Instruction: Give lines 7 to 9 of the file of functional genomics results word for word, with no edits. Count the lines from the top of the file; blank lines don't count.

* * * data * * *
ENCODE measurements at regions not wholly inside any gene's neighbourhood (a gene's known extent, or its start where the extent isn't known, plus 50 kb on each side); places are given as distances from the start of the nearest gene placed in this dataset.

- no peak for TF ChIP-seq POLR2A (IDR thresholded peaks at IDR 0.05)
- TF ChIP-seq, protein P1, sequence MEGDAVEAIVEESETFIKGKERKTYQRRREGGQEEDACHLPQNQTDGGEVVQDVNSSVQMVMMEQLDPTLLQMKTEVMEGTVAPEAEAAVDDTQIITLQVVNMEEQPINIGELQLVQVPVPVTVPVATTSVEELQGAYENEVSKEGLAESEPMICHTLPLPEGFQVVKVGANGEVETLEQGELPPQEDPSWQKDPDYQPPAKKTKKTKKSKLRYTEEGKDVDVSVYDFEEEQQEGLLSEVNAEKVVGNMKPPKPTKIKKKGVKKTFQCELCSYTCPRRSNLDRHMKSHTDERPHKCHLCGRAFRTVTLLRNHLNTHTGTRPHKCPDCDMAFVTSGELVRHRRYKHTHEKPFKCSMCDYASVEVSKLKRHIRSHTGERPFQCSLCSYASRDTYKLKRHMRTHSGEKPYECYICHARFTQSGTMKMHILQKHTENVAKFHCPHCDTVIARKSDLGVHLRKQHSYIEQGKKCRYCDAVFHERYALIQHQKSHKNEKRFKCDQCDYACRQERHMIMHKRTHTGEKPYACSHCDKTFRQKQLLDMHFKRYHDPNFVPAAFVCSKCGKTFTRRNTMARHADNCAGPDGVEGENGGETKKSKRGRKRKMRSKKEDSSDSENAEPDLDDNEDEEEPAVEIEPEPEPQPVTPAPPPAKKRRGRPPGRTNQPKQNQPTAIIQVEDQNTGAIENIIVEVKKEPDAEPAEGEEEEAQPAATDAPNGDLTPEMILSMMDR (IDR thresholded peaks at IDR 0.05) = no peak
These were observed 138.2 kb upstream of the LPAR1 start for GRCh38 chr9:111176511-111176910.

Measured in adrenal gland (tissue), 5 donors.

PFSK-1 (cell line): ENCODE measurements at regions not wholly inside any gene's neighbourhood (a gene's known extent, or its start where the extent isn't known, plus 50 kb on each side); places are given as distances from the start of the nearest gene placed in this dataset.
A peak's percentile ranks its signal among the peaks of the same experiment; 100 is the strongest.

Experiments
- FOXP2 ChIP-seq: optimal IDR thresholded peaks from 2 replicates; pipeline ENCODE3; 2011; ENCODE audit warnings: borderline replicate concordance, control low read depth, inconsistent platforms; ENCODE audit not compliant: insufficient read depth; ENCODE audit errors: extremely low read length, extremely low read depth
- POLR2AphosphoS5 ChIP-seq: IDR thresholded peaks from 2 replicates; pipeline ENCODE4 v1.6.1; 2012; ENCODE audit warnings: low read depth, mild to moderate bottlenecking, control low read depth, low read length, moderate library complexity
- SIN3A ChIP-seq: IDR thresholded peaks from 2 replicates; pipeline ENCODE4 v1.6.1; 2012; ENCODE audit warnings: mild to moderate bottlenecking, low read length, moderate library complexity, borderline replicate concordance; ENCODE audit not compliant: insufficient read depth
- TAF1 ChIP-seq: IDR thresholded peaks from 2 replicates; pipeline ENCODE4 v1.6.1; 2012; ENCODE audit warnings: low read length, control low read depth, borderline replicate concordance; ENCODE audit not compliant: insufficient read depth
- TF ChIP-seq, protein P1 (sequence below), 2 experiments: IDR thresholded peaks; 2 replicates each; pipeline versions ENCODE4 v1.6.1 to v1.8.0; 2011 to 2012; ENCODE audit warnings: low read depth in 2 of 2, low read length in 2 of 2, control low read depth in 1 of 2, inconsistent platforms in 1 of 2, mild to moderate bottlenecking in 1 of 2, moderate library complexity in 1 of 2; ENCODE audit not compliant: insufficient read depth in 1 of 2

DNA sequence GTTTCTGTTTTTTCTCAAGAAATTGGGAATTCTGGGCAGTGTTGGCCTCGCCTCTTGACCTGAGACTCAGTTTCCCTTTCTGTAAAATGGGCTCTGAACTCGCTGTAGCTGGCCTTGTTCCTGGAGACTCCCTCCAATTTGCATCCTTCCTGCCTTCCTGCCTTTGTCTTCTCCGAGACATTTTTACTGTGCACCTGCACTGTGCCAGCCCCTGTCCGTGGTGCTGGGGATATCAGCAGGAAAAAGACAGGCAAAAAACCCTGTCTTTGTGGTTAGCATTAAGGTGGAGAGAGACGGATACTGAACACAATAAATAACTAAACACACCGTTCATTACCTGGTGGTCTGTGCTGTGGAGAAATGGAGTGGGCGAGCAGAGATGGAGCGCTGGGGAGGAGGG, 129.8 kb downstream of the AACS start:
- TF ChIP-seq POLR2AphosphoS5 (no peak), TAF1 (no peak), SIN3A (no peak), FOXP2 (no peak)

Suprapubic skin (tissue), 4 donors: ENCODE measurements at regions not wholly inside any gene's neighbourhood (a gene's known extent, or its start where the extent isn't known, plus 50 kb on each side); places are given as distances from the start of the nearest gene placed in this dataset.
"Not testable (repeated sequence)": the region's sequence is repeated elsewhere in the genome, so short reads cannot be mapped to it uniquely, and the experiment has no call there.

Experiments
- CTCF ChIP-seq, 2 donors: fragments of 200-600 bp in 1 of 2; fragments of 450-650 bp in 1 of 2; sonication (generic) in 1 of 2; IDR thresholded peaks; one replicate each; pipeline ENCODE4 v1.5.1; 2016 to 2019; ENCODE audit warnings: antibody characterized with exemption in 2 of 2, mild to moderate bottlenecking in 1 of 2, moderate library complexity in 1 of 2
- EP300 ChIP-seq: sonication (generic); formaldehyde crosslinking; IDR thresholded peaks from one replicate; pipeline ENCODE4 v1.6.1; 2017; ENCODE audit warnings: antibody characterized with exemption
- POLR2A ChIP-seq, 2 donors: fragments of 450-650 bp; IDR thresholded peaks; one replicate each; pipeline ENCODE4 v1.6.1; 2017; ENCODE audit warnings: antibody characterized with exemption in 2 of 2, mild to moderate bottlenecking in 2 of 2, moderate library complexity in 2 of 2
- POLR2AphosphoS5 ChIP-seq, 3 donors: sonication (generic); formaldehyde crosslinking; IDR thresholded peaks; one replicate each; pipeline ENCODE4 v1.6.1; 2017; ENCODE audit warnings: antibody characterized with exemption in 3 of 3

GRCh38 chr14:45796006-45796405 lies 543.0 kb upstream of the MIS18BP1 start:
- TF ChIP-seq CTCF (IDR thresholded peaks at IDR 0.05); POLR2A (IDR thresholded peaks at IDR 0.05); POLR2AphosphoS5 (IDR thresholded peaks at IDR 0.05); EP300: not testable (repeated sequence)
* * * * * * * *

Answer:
A peak's percentile ranks its signal among the peaks of the same experiment; 100 is the strongest.

Experiments
- FOXP2 ChIP-seq: optimal IDR thresholded peaks from 2 replicates; pipeline ENCODE3; 2011; ENCODE audit warnings: borderline replicate concordance, control low read depth, inconsistent platforms; ENCODE audit not compliant: insufficient read depth; ENCODE audit errors: extremely low read length, extremely low read depth